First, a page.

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Damage by apple flea weevil.

Damage by apple flea weevil.

Matt Grieshop­­­

Organic apple growers in the Midwest appear to have a relatively simple solution to their problems with apple flea weevil, which appeared suddenly as a problem in Michigan two years ago and took out 90 percent of the fruit in some orchards.

The best solution, entomologists say, is to spray Entrust (spinosyn) very early in the season, at green tip to pink. While pyrethrum materials such as Pyganic do kill the weevil, as does M-Pede, neither of these provide residual activity after they dry.  The apple flea weevil adult does its most serious damage by feeding on and destroying fruit buds before they have a chance to emerge in the spring. In on-farm field trials, lime sulfur, Mycotrol ­(Beauvaria bassiana), and neem oil did not control the weevils as well as Entrust.

John Pote, a graduate student at Michigan State ­University working with Dr. Matt Grieshop and Dr. Anne Nielsen in the organic pest management laboratory, gave the good news to organic growers during a session at the Great Lakes Fruit, Vegetable, and Farm Market Expo in Grand Rapids, Michigan, in December.

Pote noted that the weevil emerged as a problem for organic growers, who normally do not apply insecticides that early in the season, since few insects become active so early. The apple flea weevil is quite active at low temperatures. “No other insects are out there that early,” Pote said.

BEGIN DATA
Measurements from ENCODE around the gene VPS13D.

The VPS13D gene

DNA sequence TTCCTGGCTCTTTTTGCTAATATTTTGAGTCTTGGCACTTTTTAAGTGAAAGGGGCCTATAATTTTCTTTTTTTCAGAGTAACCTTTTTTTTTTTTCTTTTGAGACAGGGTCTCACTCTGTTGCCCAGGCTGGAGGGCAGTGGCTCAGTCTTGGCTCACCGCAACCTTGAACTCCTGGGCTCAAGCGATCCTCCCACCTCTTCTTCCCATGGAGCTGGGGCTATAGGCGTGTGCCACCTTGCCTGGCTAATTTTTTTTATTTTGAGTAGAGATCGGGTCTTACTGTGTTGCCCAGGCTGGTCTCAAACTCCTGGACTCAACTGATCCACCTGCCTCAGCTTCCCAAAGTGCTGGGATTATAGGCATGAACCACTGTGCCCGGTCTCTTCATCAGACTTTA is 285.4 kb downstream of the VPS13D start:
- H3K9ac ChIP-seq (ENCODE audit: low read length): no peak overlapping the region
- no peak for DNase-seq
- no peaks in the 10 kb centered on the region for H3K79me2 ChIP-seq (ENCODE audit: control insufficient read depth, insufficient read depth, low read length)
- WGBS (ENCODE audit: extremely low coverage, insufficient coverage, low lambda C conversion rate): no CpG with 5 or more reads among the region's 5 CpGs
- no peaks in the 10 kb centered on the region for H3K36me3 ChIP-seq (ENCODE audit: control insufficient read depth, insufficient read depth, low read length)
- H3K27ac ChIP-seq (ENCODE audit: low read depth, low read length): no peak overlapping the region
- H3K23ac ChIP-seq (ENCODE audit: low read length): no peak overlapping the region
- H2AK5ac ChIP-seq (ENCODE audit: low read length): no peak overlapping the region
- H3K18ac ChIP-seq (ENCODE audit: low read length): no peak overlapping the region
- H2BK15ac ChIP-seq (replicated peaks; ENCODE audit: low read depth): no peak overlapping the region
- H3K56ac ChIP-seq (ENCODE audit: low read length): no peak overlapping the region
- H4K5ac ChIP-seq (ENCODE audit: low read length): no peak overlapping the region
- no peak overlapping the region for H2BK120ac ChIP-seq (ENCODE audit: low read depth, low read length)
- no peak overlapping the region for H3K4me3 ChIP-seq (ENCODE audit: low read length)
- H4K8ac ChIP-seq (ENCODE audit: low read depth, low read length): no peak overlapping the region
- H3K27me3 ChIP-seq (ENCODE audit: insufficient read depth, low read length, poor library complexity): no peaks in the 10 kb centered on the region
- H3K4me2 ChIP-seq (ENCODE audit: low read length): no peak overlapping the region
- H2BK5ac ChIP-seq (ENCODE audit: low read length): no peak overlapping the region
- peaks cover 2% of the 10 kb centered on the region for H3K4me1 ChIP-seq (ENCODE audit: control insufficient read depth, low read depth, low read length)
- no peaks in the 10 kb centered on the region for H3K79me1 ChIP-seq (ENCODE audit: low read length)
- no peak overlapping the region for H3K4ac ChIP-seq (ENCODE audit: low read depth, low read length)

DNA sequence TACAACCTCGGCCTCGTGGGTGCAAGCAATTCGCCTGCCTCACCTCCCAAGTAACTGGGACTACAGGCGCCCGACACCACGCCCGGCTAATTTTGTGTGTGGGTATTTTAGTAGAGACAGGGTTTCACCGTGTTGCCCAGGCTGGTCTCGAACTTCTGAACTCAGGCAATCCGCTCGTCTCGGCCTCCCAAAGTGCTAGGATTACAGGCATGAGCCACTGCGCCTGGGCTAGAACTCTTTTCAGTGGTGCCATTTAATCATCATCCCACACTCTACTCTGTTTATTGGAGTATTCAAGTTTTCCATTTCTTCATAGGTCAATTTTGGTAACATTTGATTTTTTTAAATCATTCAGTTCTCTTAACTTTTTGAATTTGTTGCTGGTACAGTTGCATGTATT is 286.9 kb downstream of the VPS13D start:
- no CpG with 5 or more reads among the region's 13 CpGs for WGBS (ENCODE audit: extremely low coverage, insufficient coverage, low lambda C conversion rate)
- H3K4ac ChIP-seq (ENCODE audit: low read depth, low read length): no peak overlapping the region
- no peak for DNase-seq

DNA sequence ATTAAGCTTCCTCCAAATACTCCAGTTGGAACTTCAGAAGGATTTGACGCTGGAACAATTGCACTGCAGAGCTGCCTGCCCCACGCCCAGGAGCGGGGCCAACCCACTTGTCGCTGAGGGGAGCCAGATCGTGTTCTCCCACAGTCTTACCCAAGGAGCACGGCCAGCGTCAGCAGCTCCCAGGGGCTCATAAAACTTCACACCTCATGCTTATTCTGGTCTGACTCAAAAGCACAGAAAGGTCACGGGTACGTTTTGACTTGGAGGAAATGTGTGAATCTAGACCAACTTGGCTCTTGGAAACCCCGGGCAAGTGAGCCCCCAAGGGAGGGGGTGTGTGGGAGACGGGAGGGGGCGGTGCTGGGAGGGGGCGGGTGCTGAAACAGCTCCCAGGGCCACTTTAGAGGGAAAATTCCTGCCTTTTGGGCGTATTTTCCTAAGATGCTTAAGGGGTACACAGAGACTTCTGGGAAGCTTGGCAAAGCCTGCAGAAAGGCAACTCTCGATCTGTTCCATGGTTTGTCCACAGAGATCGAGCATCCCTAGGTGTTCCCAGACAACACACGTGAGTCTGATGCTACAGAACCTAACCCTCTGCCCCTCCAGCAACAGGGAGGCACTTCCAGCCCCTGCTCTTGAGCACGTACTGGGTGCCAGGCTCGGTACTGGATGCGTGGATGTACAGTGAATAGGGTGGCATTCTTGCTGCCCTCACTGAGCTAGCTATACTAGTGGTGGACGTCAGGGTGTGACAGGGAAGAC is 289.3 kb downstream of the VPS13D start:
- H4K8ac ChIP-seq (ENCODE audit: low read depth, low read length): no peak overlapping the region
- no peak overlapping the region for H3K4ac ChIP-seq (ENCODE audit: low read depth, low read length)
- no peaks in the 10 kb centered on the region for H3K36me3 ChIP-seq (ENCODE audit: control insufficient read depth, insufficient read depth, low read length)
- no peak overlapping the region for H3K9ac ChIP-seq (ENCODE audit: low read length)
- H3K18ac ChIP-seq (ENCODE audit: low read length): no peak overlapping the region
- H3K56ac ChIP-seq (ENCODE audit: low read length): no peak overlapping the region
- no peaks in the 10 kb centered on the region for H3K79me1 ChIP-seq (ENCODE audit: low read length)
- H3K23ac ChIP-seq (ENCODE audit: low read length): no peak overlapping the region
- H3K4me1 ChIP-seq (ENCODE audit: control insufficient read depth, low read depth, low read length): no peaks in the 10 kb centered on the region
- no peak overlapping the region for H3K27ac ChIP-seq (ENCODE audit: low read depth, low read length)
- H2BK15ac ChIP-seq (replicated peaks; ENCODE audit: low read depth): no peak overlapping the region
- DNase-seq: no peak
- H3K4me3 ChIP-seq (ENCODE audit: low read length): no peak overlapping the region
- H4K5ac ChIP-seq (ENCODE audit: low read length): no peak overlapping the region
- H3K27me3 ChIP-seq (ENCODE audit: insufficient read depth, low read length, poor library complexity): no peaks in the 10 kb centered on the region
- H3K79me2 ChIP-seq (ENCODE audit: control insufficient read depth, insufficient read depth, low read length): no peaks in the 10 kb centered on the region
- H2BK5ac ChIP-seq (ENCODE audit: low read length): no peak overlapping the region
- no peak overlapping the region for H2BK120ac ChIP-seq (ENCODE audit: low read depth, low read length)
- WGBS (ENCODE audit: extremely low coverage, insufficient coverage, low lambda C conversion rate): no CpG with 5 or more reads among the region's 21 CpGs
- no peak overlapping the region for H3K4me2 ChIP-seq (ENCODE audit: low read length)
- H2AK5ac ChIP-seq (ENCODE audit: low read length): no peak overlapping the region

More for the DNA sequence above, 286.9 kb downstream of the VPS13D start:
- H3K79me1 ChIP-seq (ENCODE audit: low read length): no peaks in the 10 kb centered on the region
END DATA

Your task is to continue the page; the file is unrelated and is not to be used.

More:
In conventional apple management programs, the weevil is likely incidentally ­controlled by insecticide applications made to kill other insects either in April—when overwintering weevils emerge—or in early July—when the summer generation emerges from leaf mines. At low populations, the weevil likely goes unnoticed, Grieshop said, but at high ­populations, it is capable of causing total crop loss.

Organic practices do not encourage preventative insecticide applications, so growers need to be vigilant early in the season, Grieshop said. “Management of this pest will depend on preventing adults from feeding on young foliage and buds.”

Early spring

The apple flea weevil emerges in the early spring between the green tip and pink stages of apple bud development, Pote said. Adults feed on leaves and buds, leaving distinctive shot-hole damage. Adults lay eggs in the leaves, and larvae develop as leafminers, typically feeding from the middle of the leaf to the edge. After two to three weeks of larval development, larvae pupate within a chamber formed between the two leaf surfaces and emerge in June and July. Newly emerged adults feed on leaf tissue before entering diapause in late August or ­September.

There appears to be only one generation per year, Pote said.

Feeding by adults prior to fruit set causes buds and blossoms to abort, while larval feeding causes brown patches on leaf margins that resemble sulfur burn damage, Grieshop said. Adult damage further mimics frost damage because beetles begin feeding at the base of trees and work their way up to the top.

While damage so far appears mostly in organic orchards, it has shown up in conventional orchards as well, he said. As conventional growers shift to newer, more targeted insecticides with the phaseout of ­azinphos-methyl (Guthion), this insect could become more of a problem for them.

Scouting for this pest when it first appears can be ­difficult; damage later is easier to find. Adult beetles are typically found on the underside of leaves, after leaves appear. “Adults are fairly shy and will typically hop or drop off foliage when approached or disturbed,” Grieshop said.